By Onome Amuge
The cocoa sector, despite encountering supply and demand shortfalls in 2020 as a result of the covid-19 pandemic, fetched Nigeria N135 billion from export trading in the global market, Patrick Adebola, executive director, Cocoa Research Institute of Nigeria (CRIN) has disclosed.
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According to him, the cocoa business is poised towards a more lucrative business for producers and other stakeholders in the value chain as a tonne of cocoa has now risen to $2,500.
He assured farmers of constant training in the application of modern techniques and agricultural practices including the operation of collapsible solar dryers which will be useful in terms of mini processing of cocoa after harvesting.
Commenting on why Nigeria’s productivity level still lags way behind those of Coted’voire, Ghana and Indonesia, he noted that most of the cocoa farms in the country are more than 40-50 years old and some have become moribund, leading to a decline in their productivity. He assured that farmers who own farms under that category will be trained on how to carry out structural rehabilitation that will bring back the moribund farms into full productivity while improved seedlings will also be provided at subsidised rates.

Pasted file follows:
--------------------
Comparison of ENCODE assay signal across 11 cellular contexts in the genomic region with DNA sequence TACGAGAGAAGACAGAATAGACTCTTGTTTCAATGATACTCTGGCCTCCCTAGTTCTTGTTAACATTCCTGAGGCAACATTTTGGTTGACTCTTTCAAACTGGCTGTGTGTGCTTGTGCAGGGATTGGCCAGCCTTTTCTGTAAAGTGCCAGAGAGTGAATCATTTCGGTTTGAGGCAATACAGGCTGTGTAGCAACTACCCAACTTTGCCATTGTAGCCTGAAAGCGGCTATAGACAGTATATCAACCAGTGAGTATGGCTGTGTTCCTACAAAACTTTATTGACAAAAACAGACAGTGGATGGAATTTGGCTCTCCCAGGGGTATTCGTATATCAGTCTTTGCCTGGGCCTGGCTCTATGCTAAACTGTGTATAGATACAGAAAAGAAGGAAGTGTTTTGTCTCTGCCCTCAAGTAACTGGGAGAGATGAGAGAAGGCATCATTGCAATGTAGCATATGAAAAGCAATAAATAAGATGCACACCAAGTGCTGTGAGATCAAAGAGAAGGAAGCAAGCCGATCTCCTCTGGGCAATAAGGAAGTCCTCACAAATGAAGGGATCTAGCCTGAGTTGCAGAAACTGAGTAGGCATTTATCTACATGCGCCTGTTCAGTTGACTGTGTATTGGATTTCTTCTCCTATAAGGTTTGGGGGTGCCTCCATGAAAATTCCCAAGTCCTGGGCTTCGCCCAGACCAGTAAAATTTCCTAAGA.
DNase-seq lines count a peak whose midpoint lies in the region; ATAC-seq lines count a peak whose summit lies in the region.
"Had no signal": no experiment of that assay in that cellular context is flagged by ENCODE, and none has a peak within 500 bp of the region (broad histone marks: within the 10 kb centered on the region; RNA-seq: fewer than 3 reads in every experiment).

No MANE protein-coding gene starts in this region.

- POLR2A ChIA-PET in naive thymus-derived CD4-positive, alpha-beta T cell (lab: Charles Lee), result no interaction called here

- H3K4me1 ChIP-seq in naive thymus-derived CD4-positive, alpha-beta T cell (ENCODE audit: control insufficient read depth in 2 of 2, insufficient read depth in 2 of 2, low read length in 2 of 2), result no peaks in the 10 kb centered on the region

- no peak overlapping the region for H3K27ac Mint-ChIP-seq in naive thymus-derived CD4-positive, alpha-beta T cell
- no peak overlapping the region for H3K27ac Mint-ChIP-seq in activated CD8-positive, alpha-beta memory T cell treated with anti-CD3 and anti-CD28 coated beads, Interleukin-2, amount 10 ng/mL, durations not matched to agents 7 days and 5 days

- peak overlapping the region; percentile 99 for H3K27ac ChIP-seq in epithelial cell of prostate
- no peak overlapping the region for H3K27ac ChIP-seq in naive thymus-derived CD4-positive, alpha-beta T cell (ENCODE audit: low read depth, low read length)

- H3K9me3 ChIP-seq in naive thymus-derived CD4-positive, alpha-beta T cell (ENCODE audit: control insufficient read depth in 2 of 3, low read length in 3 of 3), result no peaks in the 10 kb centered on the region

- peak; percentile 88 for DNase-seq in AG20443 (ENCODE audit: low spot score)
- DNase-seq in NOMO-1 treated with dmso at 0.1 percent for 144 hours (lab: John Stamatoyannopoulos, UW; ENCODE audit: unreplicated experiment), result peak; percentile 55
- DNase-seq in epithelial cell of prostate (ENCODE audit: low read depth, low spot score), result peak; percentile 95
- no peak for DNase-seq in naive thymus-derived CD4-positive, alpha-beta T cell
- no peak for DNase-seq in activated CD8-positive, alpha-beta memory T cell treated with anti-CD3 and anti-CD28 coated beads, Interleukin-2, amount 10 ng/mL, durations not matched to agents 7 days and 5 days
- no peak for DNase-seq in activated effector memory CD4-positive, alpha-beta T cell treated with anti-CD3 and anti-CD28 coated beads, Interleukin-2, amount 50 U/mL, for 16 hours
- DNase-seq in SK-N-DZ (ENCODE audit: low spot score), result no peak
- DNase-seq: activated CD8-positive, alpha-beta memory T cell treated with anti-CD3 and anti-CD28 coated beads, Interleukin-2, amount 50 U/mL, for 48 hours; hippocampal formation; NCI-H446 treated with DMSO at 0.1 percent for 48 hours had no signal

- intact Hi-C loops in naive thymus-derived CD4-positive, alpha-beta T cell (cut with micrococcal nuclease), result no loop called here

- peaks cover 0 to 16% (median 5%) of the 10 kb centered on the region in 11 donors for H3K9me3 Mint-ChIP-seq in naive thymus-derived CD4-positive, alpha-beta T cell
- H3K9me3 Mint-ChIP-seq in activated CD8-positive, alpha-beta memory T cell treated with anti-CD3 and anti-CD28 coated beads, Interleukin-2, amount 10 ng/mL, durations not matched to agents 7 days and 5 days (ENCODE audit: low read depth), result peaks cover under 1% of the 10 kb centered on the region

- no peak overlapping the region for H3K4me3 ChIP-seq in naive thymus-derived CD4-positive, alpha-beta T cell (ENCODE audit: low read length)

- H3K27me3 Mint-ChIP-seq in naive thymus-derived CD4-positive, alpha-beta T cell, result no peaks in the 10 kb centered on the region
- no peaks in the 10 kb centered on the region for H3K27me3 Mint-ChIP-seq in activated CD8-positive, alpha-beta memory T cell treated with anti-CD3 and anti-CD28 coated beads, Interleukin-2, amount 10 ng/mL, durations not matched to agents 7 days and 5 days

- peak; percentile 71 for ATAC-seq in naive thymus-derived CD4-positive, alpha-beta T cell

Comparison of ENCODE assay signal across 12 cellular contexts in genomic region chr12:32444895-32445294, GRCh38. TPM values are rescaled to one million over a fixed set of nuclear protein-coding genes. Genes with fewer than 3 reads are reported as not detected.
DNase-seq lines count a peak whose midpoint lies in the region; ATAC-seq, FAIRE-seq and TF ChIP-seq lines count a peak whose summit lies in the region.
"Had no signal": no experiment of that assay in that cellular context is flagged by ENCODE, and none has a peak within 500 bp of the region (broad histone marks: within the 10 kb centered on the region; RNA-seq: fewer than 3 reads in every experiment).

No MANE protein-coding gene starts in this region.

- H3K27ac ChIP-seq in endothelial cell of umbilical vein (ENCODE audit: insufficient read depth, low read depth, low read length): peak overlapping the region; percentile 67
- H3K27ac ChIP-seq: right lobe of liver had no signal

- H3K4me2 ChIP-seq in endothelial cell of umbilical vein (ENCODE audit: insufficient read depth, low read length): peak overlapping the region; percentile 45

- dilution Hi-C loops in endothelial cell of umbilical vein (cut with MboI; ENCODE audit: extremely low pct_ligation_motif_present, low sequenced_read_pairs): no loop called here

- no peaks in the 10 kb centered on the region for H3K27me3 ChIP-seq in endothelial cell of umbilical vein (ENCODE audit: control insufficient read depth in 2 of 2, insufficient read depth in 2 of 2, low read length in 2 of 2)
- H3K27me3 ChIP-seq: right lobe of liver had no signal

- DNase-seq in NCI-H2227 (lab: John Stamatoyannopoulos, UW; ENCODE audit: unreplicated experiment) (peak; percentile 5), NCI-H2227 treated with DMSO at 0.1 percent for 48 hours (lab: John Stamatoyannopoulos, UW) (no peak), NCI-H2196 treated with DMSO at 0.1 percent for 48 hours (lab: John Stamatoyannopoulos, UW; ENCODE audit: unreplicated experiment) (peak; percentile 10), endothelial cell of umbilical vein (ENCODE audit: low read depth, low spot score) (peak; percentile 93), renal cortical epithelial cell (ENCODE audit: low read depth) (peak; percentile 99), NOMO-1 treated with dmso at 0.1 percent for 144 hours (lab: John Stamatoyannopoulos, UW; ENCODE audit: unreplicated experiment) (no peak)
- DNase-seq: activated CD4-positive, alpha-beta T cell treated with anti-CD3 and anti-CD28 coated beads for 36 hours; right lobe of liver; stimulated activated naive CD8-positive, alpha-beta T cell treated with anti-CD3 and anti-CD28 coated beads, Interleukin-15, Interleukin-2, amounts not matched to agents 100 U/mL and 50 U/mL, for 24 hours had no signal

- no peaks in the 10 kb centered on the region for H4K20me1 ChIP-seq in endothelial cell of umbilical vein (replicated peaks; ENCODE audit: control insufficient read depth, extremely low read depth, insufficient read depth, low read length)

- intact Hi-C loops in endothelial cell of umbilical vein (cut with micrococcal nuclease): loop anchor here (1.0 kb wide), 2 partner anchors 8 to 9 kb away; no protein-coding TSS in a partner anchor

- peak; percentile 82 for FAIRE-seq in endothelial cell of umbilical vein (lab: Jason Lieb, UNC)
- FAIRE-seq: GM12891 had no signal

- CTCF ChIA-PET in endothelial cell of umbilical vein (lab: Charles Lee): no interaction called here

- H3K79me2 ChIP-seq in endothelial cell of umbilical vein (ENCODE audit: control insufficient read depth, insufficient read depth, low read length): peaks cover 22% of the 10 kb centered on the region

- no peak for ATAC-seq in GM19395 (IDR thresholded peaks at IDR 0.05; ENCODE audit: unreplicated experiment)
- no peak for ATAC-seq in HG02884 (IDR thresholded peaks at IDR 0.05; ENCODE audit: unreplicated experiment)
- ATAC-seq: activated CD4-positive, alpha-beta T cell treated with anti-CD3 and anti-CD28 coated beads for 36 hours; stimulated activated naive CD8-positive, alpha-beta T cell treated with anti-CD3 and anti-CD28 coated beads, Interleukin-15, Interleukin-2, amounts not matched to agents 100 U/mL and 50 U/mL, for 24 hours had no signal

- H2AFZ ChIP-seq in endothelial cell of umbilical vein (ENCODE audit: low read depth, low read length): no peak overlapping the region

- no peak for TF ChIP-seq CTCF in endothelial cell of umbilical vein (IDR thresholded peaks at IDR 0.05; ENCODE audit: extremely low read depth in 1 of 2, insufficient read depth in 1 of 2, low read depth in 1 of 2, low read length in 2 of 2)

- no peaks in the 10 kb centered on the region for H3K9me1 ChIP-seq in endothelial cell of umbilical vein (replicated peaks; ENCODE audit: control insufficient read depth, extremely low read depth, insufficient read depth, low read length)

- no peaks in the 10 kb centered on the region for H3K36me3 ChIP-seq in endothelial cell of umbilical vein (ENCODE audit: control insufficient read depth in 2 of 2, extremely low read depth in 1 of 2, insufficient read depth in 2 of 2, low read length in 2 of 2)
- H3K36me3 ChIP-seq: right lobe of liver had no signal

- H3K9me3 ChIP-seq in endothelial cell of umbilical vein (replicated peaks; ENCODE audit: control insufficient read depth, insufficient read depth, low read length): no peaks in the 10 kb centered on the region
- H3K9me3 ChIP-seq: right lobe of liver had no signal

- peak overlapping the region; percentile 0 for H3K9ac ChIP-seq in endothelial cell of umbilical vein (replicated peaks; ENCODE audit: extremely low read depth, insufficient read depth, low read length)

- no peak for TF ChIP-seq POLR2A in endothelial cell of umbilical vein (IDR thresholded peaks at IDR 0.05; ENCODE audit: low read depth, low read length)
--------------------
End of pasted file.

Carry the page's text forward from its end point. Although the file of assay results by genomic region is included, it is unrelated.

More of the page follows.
Adebola recounted that the research institute supported cocoa farmers in 2020 to alleviate the effect of the covid-19 pandemic on production and exports, while also playing an active role in the production of improved varieties that were distributed to farmers.
“We distributed more than three hundred thousand seedlings of cocoa to farmers, and likewise, we distributed the seedlings of improved varieties of kola, coffee, cashew and tea to farmers,” he added.
The global cocoa and chocolate market size, according to market insights, was valued at $44.35 billion in 2019 and is expected to reach $61.34 billion by 2027, considering the progressive growth of the global chocolate confectionery industry.
Nigerian trade experts asserted that the country’s cocoa exports have the potential to generate higher revenues in the global market if better policies are implemented, one of which is the establishment of state commodity boards to monitor cocoa production, a key requirement the country currently lacks.